Forget what you know about the traditional Brothers Grimm fairy tale; Christopher Hampson has taken this classic tale and injected it with magic and modern charm, his choreography capturing and telling the story of each individual character with perfection, while making excellent use of the original score by Engelbert Humperdinck—that’s the 19th century German composer, of course, not the 1960s balladeer! Some of the visuals were so mesmerising in the first half of the performance that the second half sometimes lacked this same magical quality.
The effort and work that Hampson and his Scottish Ballet cast have put into interpreting each character and their traits makes this performance truly spectacular.
Slightly different to the original story, Hansel and Gretel (Constant Vigier and Kayla-Maree Tarantolo) decide to run away from their parents on an adventure. The portrayal of Hansel and Gretel as young children is fantastically and cleverly done, all of Vigier and Tarantolo’s movements being childlike and playful. Gretel soon decides to leave a crumb trail but this is eaten by pursuing Ravens (Jamiel Laurence, Rimbaund Patron, Eado Turgeman and Evan Loudon) whose performance is one of the highlights of the show—their movements create alarm and fear, their fluid motions mimicking these eerie birds.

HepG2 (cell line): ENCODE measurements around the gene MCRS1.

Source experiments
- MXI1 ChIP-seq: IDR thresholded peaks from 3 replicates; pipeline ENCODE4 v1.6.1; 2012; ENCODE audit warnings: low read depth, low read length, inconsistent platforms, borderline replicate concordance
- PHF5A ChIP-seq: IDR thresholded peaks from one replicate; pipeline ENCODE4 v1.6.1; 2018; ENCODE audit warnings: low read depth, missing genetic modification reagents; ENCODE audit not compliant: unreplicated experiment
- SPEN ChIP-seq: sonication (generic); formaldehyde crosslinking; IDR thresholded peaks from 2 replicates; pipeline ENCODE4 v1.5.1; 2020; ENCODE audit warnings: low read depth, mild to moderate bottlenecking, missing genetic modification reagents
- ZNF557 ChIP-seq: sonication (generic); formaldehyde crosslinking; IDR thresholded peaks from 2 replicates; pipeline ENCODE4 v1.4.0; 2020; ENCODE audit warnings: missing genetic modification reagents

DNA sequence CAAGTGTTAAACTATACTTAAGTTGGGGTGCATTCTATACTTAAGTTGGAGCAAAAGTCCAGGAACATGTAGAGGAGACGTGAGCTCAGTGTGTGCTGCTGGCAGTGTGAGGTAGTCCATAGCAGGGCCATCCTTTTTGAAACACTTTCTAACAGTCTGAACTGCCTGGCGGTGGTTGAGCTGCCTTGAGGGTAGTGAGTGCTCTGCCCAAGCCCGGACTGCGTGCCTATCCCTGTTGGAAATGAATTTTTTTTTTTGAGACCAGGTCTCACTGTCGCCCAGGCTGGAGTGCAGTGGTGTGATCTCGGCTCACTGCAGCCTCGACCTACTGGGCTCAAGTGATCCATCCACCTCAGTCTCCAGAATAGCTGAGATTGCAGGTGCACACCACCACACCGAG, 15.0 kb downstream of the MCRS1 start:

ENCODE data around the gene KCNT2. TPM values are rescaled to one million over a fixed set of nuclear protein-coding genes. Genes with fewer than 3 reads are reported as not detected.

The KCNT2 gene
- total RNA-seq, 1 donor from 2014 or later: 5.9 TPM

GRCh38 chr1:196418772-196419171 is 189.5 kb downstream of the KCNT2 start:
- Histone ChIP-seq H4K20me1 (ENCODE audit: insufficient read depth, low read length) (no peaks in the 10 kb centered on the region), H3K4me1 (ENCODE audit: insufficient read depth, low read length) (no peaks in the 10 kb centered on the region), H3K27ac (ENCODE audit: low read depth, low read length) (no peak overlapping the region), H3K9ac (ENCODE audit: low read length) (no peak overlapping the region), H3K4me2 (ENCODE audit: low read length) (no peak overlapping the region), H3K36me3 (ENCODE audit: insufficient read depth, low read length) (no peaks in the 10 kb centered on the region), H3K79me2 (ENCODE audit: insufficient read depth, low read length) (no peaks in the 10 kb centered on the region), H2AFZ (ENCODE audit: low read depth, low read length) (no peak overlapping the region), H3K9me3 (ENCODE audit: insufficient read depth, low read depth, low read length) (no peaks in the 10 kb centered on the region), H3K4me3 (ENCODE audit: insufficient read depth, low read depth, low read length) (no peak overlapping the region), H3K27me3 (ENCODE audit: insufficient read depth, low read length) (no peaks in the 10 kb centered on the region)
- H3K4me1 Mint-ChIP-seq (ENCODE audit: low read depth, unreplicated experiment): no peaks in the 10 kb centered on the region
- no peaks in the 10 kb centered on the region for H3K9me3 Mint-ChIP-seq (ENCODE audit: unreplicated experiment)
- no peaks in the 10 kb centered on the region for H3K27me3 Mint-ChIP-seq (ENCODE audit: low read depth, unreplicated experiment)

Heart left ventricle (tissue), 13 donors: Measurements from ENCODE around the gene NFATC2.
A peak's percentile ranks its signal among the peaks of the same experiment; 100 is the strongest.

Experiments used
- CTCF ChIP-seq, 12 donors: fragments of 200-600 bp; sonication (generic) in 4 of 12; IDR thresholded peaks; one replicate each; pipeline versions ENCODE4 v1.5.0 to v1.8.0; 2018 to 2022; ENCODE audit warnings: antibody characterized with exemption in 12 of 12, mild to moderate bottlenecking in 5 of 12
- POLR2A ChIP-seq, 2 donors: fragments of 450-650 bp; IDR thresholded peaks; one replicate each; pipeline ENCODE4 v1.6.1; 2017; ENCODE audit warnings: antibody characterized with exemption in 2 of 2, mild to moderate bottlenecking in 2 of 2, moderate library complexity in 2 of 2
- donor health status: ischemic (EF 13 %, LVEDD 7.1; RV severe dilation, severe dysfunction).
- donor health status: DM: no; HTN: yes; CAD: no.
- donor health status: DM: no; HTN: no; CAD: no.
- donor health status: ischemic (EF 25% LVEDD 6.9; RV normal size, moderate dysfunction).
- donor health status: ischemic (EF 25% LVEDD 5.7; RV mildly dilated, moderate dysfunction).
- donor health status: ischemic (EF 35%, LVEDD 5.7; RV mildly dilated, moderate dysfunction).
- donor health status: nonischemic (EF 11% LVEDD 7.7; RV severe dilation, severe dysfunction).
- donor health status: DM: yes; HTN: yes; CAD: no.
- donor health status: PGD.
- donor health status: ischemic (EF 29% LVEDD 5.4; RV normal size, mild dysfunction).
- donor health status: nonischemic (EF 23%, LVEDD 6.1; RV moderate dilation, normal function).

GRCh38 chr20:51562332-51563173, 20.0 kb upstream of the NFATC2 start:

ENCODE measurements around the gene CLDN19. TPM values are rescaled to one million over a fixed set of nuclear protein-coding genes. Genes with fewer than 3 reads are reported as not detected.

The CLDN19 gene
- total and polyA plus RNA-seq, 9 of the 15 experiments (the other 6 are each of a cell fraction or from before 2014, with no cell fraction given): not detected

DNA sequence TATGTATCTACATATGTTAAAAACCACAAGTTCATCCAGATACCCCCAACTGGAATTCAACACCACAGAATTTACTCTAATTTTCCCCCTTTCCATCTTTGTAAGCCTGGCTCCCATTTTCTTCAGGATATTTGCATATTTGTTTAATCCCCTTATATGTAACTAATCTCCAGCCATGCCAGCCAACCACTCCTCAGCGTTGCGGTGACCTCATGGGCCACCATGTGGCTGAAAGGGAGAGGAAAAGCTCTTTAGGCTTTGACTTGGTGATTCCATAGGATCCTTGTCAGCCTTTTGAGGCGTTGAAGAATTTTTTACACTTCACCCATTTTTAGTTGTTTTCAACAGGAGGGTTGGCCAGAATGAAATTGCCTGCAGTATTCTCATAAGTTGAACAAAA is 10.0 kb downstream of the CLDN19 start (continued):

The first half ends with the child-hungry Witch and the Sandman sending Hansel and Gretel to sleep, where they dream about their parents (Araminta Wraith and Christopher Harrison) coming to rescue them. Performing a spell-binding duet during the dream sequence, Wraith and Harrison have true artistic chemistry, though the Sandman lacked the same character development and effort seen in other characters. However, the dream sequence itself whisked the audience away into a crazy, wonderful Alice-in-Wonderland-like world—a perfect end to the first half.
After the interval, Hansel & Gretel continues with an excellently executed dance from the Snow Drop fairies; yet, whilst visually stunning, this brought little to the overall arching storyline of the ballet. Hansel and Gretel then awake from their slumber and soon stumble upon the colourful and achingly-sweet gingerbread house belonging to the witch, who fattens up children before cooking them. There is real skill and craftsmanship in the way Hampson has made every single action of the Witch feel charged with a sinister energy, and Hendrick pulls this off masterfully.
The effort and work that Hampson and his Scottish Ballet cast have put into interpreting each character and their traits makes this performance truly spectacular. Hansel & Gretel will have you completely transfixed from start to finish, crackling with vibrancy, dynamic movement and bewitching performances.